Posted by on May 8, 2013 in blog, Photography, Taiwan, travel | 27 Comments
  • SumoMe


Caoshan Moonworld landscape

Sun sets over Caoshan Moonworld landscape.

On February 24, Taiwanese people around the world celebrated when Ang Lee, who was born in Taiwan 58 years ago, won a second Best Director Oscar, this time for Life of Pi.


Now, on May 7, 2013, comes a new website introducing the scenery, cultures, history and cuisines of Taiwan. Life of Taiwan (http://www.lifeoftaiwan.com) has more than 150 pages of information about the East Asian island.

九龍太子jiajiang_Zhentou 陣頭

Beautifully painted face of 九龍太子家將陣頭 jiajiang zhentou member


“International arrivals have been growing for the past decade, and we think Taiwan’s tourism industry will enjoy a big lift thanks to the success of Life of Pi, which was made right here in Taiwan” said Mark Sinclair, founder and CEO of Formosa Services, the Taiwan-based startup behind Life of Taiwan.


“We’re providing high-end tailor made tours targeting professionals and their families. There is no safer place to travel than Taiwan and as everyone who has been here knows, the Taiwanese are a very special people.”

Bunun tribesman at the annual Bunun Ear Festival, Taiwan

Bunun tribesman wearing feathers and deerskin headgear at the annual Bunun Ear Festival, Taiwan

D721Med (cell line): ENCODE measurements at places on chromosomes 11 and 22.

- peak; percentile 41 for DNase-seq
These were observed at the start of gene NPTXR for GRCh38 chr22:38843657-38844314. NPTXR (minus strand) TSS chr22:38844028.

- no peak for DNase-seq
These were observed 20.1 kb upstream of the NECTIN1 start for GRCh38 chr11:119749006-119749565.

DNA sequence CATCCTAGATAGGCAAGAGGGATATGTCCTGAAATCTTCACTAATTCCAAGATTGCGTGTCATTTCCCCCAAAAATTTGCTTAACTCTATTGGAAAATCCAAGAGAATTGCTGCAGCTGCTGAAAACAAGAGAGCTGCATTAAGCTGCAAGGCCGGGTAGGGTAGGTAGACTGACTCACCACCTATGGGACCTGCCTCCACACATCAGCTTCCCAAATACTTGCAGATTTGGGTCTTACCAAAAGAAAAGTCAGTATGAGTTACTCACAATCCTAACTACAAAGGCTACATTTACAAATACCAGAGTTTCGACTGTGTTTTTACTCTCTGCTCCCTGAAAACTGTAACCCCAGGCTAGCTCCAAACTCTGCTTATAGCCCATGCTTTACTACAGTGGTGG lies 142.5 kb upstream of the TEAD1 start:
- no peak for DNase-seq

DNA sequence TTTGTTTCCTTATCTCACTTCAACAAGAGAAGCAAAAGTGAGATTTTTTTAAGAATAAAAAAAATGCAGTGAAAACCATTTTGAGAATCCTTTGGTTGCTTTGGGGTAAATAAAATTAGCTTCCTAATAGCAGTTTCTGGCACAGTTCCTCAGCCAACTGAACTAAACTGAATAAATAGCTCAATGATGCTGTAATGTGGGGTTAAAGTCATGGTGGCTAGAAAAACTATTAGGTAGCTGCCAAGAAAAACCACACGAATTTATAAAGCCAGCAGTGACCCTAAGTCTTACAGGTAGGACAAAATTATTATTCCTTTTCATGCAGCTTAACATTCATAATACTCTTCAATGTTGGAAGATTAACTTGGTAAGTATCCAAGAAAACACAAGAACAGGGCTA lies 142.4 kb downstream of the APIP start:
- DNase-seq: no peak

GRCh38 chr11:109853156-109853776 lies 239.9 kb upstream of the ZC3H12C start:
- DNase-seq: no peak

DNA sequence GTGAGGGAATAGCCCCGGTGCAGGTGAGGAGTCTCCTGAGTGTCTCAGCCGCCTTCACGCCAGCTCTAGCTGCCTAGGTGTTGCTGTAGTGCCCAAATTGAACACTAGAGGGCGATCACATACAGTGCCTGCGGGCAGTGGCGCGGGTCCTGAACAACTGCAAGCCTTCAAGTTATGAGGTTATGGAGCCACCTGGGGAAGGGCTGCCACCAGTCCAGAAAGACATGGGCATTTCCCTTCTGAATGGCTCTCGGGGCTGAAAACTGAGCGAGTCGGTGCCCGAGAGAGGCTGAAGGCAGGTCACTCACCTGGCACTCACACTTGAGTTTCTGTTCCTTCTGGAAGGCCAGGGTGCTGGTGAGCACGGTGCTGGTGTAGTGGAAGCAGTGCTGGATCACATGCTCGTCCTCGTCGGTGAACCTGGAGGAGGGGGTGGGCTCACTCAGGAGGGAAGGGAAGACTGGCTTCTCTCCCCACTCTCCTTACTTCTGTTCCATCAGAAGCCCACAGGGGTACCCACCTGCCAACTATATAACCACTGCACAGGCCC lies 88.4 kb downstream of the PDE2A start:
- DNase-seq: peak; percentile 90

The website covers everything from Taiwan’s aboriginal tribes and their festivals to the island’s diverse and vibrant religious culture. Gourmands can read about Taiwan’s tastiest foods, while outdoors types will discover that Taiwan has more than enough mountains, rivers and dive sites to keep them busy, plus hot springs where tired muscles can be soaked at the end of a tiring day. And if they’re not already aware of Taiwan’s treasures, birdwatchers and other kinds of ecotourist will find the website’s description of Taiwan’s spectacular natural diversity engrossing.


The website is gorgeously illustrated with photos taken by Michelin and Asian Geographic photographer Rich J. Matheson. Rich specializes in images of religious events and Taiwan’s aboriginal groups; his work can be seen at http://www.thetaiwanphotographer.com

Feng Tian Temple, Jiayi

Xingang’s Fengtian Temple (奉天宮), Kaitai Mazu (Taiwan’s first Mazu temple), Chiayi, Taiwan


The text was written by Steven Crook, author of three books about the island – Keeping Up With The War God (2001), Dos and Don’ts in Taiwan (2010) and Taiwan: The Bradt Travel Guide (2010). Steven is currently updating his Bradt guide for publication in spring 2014. Links to many of his published articles can be found at http://crooksteven.blogspot.com


For further information feel free to contact us on contact@lifeoftaiwan.com or call +886 6 2088173.

Rukai 魯凱族 Aboriginal Tribe Taiwan

Rukai 魯凱族 Aboriginal Tribe Taiwan—, Taiwan Indigenous Peoples Culture Park, Sandimen, Pingtung County, Taiwan


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